Media contact: Dianne G. Shaw, 919-966-5905, firstname.lastname@example.org
Monday, March 7, 2011
CHAPEL HILL, N.C. – Federico Innocenti, MD, PhD, has been appointed associate professor of pharmacy in the UNC Eshelman School of Pharmacy. He will serve as associate director of the UNC Institute for Pharmacogenomics and Individualized Therapy and a member of UNC Lineberger Comprehensive Cancer Center.
“Federico Innocenti is an internationally regarded expert in cancer pharmacogenomics and known for his formidable ability to translate novel laboratory findings into clinical use,” said Robert Blouin, PharmD, dean of the UNC Eshelman School of Pharmacy. “His blend of clinical training and pharmacology expertise will complement and advance our individualized therapy program.”
Innocenti has elucidated the role of the enzyme UGT1A1 in developing toxicity to the anticancer drug irinotecan and then performed clinical studies using patients’ genetic information to redefine the right dose of this commonly used drug. His main current research activity is to discover new genes associated with the clinical outcome of new targeted agents by using genomic technologies to analyze the map of heritable genomic variations of cancer patients.
As the first associate director for oncology research in the Institute of Pharmacogenomics and Individualized Therapy (IPIT), Innocenti will coordinate the cancer-related pharmacogenetic activities of IPIT and has formed a multidisciplinary working group to catalyze cancer pharmacogenomics at UNC. Working with other IPIT leaders and collaborators across campus, Innocenti will be responsible for strategic planning of the cancer pharmacogenomic activities of IPIT and leading intervention trials to bring pharmacogenetically guided therapy into the clinic.
Shelley Earp, MD, director of UNC Lineberger Comprehensive Cancer Center, said, “Federico Innocenti comes to UNC with stellar credentials. He will work with our clinical oncology teams to understand how a patient’s genetic make-up influences their response to cancer therapy. His recruitment, supported by the University Cancer Research Fund, along with that of IPIT Director, Howard McLeod, will put UNC at the forefront of this important clinical area. North Carolina’s patients will benefit. With his and other recruitments, also made possible by the Fund, North Carolina has a nationally recognized program capable of creating new knowledge about how best to make cancer therapies effective for each individual.”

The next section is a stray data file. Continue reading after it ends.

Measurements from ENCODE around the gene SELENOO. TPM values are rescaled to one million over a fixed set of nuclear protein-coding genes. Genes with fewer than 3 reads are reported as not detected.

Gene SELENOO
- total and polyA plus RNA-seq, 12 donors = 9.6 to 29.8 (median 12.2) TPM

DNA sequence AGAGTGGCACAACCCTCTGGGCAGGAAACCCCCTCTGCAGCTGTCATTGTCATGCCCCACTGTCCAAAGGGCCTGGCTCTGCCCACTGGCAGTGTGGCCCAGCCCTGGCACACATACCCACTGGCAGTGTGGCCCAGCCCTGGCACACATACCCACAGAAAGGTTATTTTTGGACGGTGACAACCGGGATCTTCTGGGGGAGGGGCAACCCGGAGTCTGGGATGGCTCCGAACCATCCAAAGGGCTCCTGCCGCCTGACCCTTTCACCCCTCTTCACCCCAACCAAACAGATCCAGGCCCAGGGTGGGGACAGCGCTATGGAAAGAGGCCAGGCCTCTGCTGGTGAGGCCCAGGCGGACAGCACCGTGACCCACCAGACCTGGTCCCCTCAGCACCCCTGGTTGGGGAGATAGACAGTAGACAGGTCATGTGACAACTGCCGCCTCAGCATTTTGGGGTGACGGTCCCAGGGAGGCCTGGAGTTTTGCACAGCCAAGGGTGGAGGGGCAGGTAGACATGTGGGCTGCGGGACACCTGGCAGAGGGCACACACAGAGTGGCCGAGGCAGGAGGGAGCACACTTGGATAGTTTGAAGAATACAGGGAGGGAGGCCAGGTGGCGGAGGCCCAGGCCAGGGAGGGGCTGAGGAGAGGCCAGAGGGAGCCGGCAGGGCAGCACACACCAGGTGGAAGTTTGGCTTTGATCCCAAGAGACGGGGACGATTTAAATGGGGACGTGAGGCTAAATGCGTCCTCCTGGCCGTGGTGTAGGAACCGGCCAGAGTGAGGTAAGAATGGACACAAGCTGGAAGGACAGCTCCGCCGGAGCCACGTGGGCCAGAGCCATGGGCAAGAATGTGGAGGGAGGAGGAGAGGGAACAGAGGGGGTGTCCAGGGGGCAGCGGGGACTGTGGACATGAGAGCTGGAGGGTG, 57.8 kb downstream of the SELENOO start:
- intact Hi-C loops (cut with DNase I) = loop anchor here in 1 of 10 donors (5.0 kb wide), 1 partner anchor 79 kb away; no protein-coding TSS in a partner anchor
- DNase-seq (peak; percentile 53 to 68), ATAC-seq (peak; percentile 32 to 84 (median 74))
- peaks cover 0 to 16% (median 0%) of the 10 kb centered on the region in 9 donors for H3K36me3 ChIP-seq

Innocenti comes to UNC from the University of Chicago where he was an assistant professor of medicine in the section of hematology and oncology. His National Institutes of Health-funded research program is currently focused on the discovery of genomic determinants of efficacy and toxicity of cancer chemotherapy. The ultimate goal of Dr. Innocenti’s program is the personalization of cancer therapies.
Innocenti serves on numerous committees of clinical trials cooperative groups, professional societies and the National Cancer Institute. He is on the Pharmacology and Experimental Therapeutics Committee of the national clinical trials cooperative group Cancer and Leukemia Group B (CALGB), and serves as its liaison to the CALGB Genitourinary Committee. He is on the Investigational Drug Steering Committee for the National Cancer Institute and serves as Vice Chair of the Oncology Section for the American Society of Clinical Pharmacology and Therapeutics.
Dr. Innocenti sits on the editorial board of Journal of Clinical Oncology, Pharmacogenetics and Genomics, Therapeutic Drug Monitoring, Current Drug Metabolism, and others. He is associate editor for Pharmacogenomics. He has published more than 80 peer-reviewed publications and book chapters in clinical pharmacology and pharmacogenomics and the editor of three books in the field of pharmacogenomics.
Innocenti earned his magna cum laude medical degree from the University of Pisa School of Medicine in Pisa, Italy and his PhD in pharmacology and toxicology of chemotherapy from the University of Pisa. He graduated from the postgraduate Schools of Oncology and Pharmacology, also at the University of Pisa.